As can be seen in FIG. 7B, the difference in length of each of the conductive elements in a curved portion depends on the radii of curvature of the conductive elements. In the example illustrated, ground conductor 730 1 has an edge with a radius of curvature of R1. Signal conductor 744 2A has an radius of curvature of R2. Likewise, signal conductor 744 2B and ground conductor 730 2 have radii of curvature of R3 and R4, respectfully.

Common mode components propagating in region 760 3 must cover a distance that is generally proportional to the radius of curvature R4. The distance that a common mode component travels through region 760 1 is proportional to the radius of curvature R1. Therefore, skew in the common mode components will be proportional to the difference (R4-R1).

In contrast, the difference in path lengths traveled by the differential mode components traveling through region 760 2 is proportional to the difference in the radii of curvature defining the boundaries of region 760 2. In the configuration of FIG. 7B, that distance, and therefore differential mode skew, is proportional to (R3-R2). As can be seen, (R4-R1) is longer than (R3-R2), which indicates the common mode skew is potentially larger than the differential mode skew. To reduce skew, particularly common mode skew, it may desirable for common mode components in region 760 3 to propagate faster than the common mode components in region 760 1. Accordingly, the material forming the housing of wafer 720 in region 760 3 may have a lower dielectric constant than the material in region 760 1.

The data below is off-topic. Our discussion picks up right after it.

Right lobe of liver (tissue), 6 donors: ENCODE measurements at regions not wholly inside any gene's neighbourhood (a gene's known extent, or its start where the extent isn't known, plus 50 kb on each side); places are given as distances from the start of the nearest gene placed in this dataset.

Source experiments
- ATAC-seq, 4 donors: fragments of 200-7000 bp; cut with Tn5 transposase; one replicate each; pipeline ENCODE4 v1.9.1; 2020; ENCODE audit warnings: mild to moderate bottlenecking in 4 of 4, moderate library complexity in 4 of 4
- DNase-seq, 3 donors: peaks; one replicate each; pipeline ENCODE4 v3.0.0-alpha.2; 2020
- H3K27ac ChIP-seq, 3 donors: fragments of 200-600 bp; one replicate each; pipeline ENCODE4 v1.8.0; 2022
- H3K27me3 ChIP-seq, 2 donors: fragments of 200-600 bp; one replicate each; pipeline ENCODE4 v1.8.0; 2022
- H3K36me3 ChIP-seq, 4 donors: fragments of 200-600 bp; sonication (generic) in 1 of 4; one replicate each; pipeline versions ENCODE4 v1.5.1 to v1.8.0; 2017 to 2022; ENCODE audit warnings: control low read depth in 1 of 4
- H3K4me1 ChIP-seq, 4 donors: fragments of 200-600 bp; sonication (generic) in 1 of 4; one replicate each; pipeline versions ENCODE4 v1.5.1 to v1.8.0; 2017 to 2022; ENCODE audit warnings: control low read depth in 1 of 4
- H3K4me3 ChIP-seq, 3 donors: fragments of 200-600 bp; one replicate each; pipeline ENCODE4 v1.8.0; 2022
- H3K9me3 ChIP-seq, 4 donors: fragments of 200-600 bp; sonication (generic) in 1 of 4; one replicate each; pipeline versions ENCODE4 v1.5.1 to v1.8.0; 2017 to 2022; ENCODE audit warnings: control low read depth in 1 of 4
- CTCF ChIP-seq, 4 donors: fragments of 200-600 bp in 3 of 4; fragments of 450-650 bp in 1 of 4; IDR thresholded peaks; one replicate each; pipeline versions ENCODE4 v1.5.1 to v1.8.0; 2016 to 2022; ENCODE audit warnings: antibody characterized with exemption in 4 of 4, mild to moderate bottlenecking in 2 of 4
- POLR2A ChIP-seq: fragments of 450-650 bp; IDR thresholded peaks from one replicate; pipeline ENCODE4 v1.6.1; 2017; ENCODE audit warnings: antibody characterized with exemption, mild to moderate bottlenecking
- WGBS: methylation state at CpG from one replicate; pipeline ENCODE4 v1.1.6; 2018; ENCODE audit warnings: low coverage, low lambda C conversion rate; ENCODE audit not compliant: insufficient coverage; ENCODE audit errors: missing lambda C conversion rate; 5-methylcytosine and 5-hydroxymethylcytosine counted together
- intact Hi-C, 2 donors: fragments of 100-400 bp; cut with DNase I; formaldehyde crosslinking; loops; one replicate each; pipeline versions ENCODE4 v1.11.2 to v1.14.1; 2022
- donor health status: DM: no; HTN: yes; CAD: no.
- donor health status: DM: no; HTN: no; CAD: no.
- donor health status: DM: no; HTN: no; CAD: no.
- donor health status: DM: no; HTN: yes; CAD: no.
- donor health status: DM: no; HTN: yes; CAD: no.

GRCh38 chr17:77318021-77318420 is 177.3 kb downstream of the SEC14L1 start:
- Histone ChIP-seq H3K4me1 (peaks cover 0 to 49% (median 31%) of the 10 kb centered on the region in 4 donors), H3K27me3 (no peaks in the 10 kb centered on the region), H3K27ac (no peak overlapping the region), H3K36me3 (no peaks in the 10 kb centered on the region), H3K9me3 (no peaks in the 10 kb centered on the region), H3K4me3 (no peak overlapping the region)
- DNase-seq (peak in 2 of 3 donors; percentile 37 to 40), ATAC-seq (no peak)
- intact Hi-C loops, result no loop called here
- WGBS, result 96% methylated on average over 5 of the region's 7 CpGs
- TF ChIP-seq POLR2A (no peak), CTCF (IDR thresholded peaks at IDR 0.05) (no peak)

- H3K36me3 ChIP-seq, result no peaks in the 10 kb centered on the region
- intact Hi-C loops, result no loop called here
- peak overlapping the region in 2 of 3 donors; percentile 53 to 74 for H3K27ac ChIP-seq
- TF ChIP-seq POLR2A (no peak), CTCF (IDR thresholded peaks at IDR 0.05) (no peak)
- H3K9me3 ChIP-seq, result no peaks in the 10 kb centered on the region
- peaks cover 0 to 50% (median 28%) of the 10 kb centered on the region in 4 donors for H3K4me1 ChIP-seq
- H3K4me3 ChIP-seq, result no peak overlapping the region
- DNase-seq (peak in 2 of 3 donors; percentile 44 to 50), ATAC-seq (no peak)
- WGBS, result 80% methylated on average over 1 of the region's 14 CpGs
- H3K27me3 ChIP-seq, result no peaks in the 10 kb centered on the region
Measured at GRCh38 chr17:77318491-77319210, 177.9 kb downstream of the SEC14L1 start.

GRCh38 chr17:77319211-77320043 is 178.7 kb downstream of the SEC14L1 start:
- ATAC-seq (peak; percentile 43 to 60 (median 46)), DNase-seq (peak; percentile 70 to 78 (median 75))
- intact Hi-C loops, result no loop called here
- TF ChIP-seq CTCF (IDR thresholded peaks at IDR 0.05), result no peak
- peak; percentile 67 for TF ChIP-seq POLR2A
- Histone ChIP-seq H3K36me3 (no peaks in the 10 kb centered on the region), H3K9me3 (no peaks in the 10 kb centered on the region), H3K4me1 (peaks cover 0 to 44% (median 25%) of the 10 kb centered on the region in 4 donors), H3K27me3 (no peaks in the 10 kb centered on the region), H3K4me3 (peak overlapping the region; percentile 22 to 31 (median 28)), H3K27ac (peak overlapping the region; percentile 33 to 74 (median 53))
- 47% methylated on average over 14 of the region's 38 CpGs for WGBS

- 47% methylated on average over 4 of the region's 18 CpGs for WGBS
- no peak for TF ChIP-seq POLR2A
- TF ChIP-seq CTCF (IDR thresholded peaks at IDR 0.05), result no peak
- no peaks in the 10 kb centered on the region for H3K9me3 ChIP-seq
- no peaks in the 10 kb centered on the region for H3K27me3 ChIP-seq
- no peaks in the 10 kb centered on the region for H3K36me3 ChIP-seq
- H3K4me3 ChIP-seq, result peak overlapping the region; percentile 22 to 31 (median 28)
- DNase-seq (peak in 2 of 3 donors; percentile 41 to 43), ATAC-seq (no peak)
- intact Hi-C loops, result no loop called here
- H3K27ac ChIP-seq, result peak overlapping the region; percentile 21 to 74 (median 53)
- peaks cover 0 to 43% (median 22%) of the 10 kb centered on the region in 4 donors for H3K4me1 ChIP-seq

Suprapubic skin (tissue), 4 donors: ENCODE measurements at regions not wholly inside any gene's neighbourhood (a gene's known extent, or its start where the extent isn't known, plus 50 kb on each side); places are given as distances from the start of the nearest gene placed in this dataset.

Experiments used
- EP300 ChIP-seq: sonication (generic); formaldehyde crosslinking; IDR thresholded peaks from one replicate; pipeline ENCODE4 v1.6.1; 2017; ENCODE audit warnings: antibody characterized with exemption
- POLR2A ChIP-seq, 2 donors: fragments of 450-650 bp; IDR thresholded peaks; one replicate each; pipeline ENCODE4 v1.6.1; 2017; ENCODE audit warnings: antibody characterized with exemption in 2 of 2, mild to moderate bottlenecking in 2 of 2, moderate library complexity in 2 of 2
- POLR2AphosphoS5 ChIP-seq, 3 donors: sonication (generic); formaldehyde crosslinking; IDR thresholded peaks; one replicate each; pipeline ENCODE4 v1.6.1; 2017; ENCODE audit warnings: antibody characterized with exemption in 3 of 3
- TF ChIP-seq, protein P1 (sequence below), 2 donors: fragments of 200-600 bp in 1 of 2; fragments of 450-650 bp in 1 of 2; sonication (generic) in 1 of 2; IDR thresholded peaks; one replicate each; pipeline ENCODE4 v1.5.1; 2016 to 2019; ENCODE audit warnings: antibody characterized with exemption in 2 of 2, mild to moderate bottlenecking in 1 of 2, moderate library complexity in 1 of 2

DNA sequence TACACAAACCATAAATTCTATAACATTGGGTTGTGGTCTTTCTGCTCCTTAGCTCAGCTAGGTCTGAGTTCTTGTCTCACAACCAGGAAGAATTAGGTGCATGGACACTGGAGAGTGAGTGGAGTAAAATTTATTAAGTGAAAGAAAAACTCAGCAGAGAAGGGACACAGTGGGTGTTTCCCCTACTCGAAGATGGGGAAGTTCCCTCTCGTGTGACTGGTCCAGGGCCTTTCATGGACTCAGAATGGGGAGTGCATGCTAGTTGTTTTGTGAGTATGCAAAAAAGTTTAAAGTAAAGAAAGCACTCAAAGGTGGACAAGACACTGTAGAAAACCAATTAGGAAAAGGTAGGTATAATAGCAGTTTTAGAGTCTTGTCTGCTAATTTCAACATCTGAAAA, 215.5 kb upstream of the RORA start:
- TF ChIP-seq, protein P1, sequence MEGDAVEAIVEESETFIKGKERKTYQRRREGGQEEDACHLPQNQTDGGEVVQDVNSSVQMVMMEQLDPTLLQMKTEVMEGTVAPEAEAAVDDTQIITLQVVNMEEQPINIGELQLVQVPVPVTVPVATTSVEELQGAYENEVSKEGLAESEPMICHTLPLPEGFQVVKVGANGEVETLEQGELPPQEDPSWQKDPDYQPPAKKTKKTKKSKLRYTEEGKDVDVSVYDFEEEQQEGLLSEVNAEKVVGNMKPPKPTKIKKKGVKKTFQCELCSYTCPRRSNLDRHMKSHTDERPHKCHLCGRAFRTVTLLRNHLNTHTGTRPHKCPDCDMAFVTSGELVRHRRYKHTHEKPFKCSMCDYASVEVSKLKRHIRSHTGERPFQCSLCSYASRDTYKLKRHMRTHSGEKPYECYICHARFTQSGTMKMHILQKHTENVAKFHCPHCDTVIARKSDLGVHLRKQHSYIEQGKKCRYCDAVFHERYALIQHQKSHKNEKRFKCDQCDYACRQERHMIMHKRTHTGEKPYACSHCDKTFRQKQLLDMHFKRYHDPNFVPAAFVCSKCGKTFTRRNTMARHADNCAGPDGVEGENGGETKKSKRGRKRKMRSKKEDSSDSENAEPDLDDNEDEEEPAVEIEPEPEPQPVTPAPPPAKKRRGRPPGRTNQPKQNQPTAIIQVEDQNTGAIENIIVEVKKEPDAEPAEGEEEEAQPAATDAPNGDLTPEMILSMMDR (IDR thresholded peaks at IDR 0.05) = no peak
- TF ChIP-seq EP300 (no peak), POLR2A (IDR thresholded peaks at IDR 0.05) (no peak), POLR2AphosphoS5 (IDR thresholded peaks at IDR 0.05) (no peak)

As can be seen by comparing FIGS. 7A and 7B, region 760 3 (FIG. 7B) overlaps region 710 2 (FIG. 7A). Region 760 1 (FIG. 7B) overlaps region 712 2. Accordingly, positioning material of a lower dielectric constant in regions 710 2 and 710 3 as shown in FIG. 7A may reduce skew.

More generally, material of a lower dielectric constant positioned in region R (FIG. 7A), which extends outward from the center of a differential pair towards a distal edge 732 of an adjacent ground conductor 730 2, may reduce skew.

It is not necessary that the entire region R be occupied by material of a lower dielectric constant. In some embodiments, the region of lower dielectric constant material, such as region 710 2, does not extend to the distal edge 732 of an adjacent ground conductor. Rather, the region of lower dielectric constant material extends no farther the midpoint of the ground conductor.

A comparison of FIG. 7A and FIG. 7B also illustrates that it is not necessary to alter the dielectric constant of all the material adjacent a signal conductor. Altering the average, or effective, dielectric constant adjacent a signal conductor may be adequate to reduce skew. Thus, even if the entire region R is not completely filled with a lower dielectric constant material, the average dielectric constant may be adequately lowered to de-skew a differential pair.